How to track the coronavirus: Dashboard delivers real-time view of the deadly virus

The Center for Systems Science and Engineering has launched an online dashboard that is tracking the spread of the deadly coronavirus as it makes its way across China and beyond. 

Coronavirus — formally known as COVID-19 — is believed to have originated in Wuhan City, in Hubei province, China, and so far has killed more than 3,000 people and sickened more than 780,000 in mainland China alone. Despite efforts by the Chinese government to contain the virus’ spread, cases have been confirmed on every continent except Antarctica. As of Monday, there have been 86 confirmed coronavirus cases in the United States and two confirmed deaths.

Track the coronavirus on a real-time map


The live dashboard pulls data from the World Health Organization (WHO) — as well as the centers for disease control in the US, China and Europe — to show all confirmed and suspected cases of coronavirus, along with recovered patients and deaths. The data is visualized through a real-time graphic information system (GIS) powered by Esri. 

View Now at GIS

Those infected with coronavirus are exhibiting pneumonia-like symptoms, including fever, cough, and shortness of breath.

Additional resources for tracking the virus include this page from the US Centers for Disease Control and Prevention and another from the WHO. These websites list up to date news on the spread of the virus as well as situation reports and maps of infected areas. Researchers from the University of Oxford, Harvard Medical School, Boston Children’s Hospital and Northeastern University have also launched a virus tracking website with real-time updates.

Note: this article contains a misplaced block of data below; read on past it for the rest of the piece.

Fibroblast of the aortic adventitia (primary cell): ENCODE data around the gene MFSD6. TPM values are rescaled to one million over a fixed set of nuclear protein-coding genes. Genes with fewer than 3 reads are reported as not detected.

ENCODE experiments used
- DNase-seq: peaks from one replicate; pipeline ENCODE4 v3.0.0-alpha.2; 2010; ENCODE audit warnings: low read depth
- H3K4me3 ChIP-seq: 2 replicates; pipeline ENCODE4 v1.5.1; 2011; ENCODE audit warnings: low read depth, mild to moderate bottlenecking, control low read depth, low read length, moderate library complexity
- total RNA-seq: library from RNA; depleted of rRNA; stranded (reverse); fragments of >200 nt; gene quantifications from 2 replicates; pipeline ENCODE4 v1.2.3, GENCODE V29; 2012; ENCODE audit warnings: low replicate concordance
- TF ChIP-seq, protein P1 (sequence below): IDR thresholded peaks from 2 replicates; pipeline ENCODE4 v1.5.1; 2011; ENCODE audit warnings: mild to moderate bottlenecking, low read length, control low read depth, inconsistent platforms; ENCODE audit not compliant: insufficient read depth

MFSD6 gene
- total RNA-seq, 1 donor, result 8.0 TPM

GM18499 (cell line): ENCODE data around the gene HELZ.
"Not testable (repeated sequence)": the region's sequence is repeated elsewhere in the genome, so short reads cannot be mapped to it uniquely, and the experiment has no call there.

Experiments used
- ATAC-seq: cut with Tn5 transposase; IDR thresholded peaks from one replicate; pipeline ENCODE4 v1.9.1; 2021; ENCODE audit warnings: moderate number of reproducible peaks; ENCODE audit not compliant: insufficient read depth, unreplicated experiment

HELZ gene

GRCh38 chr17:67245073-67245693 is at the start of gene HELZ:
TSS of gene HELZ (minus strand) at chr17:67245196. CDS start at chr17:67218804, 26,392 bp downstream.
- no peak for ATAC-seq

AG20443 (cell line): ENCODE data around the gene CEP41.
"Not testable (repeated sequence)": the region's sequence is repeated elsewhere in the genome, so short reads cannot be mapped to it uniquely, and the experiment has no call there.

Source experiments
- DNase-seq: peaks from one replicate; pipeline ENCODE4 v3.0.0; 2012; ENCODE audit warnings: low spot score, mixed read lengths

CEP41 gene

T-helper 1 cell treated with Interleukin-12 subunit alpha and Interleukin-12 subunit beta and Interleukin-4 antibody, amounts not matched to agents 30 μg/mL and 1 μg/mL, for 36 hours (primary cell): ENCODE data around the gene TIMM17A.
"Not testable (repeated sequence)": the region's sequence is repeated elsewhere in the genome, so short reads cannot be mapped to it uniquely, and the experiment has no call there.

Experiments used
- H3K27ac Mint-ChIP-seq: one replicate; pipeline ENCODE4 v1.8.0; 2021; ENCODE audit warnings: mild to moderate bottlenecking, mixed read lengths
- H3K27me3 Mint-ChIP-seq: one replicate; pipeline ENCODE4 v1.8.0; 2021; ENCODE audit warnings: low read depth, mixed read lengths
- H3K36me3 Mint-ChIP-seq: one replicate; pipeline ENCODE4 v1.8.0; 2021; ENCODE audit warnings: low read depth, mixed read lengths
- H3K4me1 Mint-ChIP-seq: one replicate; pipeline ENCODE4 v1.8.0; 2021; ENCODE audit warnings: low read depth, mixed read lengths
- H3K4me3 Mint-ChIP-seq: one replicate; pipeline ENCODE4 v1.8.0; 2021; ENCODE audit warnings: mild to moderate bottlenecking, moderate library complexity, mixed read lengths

Also: DEF CON China conference put on hold due to coronavirus outbreak 

Coronavirus was first reported to the WHO on Dec. 31, with Chinese investigators linking the disease to the coronavirus family of viruses, which also includes the deadly SARS and the Middle East respiratory syndrome (MERS). 

The US CDC and White House officials have maintained the position that the public risk from coronavirus in the US right now is considered low. However, Dr. Nancy Messonnier, the director of the CDC’s National Center for Immunization and Respiratory Diseases, has encouraged the public — especially educational institutions and businesses — to make preparations for a potential pandemic.

“It’s not so much of a question of if this will happen in this country any more but a question of when this will happen,” Messonnier told reporters in a media call last Tuesday. “We are asking the American public to prepare for the expectation that this might be bad.”

Messonnier said that health officials are focused on slowing and minimizing the spread of the virus in the US. Stopping it altogether would be impossible, she said. 

Meanwhile, financial markets remain on edge amid fears of the global pandemic. The DOW Industrial has crashed and rebounded several times over the last few weeks, and Chinese stocks have plunged as the coronavirus outbreak worsens. 

Individual technology companies have also reported uncertainty surrounding the Chinese market and the impact of the coronavirus, specifically when it comes to the broader technology supply chain. 

Apple noted in its first-quarter financial results that the coronavirus outbreak in China is disrupting operations, and then revealed last week that it would be missing its second quarter guidance due to the continued impact of the virus. Apple said the outbreak has hit its iPhone supply chain and lowered demand in China following the temporary closure of its stores in the region. Factories have also been slower to reopen across the country following the outbreak.

“While our iPhone manufacturing partner sites are located outside the Hubei province — and while all of these facilities have reopened — they are ramping up more slowly than we had anticipated,” Apple said. “These iPhone supply shortages will temporarily affect revenues worldwide.”

Meanwhile, Microsoft said last week that its More Personal Computing unit, Surface, and Windows OEM revenue will miss targets, as China’s supply chain “is returning to normal operations at a slower pace than anticipated” due to the coronavirus.

Coronavirus has also significantly disrupted the technology industry’s related annual events. GSMA’s Mobile World Congress (MWC) was cancelled due to coronavirus concerns, DEF CON China has been put on hold, and Facebook cancelled its annual F8 developer conference in San Jose.


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